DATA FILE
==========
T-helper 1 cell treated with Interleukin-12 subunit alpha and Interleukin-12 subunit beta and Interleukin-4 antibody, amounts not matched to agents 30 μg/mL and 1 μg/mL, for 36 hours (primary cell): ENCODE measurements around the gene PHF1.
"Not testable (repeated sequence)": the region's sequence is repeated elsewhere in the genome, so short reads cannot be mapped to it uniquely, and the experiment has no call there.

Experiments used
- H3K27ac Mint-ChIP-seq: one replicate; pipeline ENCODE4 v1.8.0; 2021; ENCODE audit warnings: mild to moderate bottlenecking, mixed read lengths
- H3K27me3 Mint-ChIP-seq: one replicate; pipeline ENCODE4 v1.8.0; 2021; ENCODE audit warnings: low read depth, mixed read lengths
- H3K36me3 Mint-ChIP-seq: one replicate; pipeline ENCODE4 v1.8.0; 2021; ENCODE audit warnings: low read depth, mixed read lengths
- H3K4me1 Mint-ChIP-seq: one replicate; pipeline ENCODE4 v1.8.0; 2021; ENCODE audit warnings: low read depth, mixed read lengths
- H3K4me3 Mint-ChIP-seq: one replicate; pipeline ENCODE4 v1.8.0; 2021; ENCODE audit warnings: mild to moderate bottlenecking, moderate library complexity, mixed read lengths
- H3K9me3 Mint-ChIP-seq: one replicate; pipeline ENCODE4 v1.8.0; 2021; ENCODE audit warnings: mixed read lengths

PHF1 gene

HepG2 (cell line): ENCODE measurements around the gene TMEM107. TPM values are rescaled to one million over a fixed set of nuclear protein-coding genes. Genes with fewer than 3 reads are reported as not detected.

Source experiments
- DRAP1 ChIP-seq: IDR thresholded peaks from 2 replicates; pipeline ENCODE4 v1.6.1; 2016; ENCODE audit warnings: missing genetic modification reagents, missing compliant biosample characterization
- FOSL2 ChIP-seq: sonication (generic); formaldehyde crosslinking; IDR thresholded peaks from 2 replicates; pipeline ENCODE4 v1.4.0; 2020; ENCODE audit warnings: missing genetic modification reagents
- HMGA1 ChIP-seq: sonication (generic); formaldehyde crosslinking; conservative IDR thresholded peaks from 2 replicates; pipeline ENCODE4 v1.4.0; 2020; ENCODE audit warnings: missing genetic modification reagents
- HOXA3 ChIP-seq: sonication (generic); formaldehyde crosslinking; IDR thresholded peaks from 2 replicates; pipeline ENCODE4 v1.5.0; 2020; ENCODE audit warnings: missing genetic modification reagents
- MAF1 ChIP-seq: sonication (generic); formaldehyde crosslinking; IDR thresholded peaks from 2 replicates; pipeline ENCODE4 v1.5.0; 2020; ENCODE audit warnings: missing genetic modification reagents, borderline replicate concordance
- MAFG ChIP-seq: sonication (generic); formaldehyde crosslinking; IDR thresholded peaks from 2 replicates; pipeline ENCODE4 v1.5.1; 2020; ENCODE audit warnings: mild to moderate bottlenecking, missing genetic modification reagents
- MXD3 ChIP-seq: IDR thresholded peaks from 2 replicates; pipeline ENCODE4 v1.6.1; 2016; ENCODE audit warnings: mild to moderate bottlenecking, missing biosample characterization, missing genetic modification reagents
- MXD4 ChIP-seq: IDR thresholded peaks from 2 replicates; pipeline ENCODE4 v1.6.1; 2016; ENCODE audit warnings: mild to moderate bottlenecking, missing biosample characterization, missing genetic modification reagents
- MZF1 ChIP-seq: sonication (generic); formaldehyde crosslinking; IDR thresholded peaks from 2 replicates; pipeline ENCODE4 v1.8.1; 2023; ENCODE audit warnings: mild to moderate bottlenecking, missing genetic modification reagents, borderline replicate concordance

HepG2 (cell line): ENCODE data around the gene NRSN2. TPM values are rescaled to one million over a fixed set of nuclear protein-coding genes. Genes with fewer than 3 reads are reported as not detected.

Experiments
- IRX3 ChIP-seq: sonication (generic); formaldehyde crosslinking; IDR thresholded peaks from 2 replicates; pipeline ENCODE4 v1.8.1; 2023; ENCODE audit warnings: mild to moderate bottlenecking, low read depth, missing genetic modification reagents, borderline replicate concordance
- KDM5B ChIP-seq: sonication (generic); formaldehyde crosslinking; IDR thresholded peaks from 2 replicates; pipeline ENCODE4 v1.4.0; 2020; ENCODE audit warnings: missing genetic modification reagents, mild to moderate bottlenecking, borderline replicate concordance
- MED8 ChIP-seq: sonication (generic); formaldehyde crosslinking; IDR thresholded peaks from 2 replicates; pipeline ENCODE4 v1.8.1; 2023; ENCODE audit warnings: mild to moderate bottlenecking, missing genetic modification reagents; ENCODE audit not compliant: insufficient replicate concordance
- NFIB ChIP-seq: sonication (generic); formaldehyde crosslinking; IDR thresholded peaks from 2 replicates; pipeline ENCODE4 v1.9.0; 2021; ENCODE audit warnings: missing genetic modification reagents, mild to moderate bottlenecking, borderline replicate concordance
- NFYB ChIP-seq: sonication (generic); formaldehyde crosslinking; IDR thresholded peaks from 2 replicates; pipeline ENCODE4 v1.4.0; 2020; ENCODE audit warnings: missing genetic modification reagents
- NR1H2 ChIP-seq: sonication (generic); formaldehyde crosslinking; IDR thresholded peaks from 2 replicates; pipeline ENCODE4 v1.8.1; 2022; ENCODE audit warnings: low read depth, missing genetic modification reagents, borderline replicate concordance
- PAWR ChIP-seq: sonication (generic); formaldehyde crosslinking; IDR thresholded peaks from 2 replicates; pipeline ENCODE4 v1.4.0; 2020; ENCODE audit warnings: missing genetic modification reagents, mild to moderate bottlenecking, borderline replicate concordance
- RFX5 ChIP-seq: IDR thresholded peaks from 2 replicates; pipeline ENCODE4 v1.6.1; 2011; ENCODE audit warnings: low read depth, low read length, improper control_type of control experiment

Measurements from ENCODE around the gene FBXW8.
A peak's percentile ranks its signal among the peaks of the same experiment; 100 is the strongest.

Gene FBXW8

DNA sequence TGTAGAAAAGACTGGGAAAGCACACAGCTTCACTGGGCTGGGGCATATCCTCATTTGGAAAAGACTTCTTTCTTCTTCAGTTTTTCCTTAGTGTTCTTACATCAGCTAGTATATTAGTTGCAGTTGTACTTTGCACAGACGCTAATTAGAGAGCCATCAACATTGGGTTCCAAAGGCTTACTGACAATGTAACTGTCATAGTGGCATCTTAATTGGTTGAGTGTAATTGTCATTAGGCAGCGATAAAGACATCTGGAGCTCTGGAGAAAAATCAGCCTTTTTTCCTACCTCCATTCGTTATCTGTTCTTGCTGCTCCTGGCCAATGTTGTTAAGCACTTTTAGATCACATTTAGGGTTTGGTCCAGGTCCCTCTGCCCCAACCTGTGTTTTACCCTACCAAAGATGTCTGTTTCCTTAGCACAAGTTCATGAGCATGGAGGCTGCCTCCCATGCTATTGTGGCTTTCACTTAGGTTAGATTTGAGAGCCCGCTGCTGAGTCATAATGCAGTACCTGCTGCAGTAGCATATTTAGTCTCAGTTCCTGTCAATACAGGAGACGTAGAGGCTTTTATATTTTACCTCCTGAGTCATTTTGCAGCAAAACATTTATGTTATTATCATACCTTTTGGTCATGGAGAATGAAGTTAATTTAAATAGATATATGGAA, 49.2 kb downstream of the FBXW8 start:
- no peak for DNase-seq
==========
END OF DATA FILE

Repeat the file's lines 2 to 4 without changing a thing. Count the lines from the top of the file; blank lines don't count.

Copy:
"Not testable (repeated sequence)": the region's sequence is repeated elsewhere in the genome, so short reads cannot be mapped to it uniquely, and the experiment has no call there.

Experiments used
- H3K27ac Mint-ChIP-seq: one replicate; pipeline ENCODE4 v1.8.0; 2021; ENCODE audit warnings: mild to moderate bottlenecking, mixed read lengths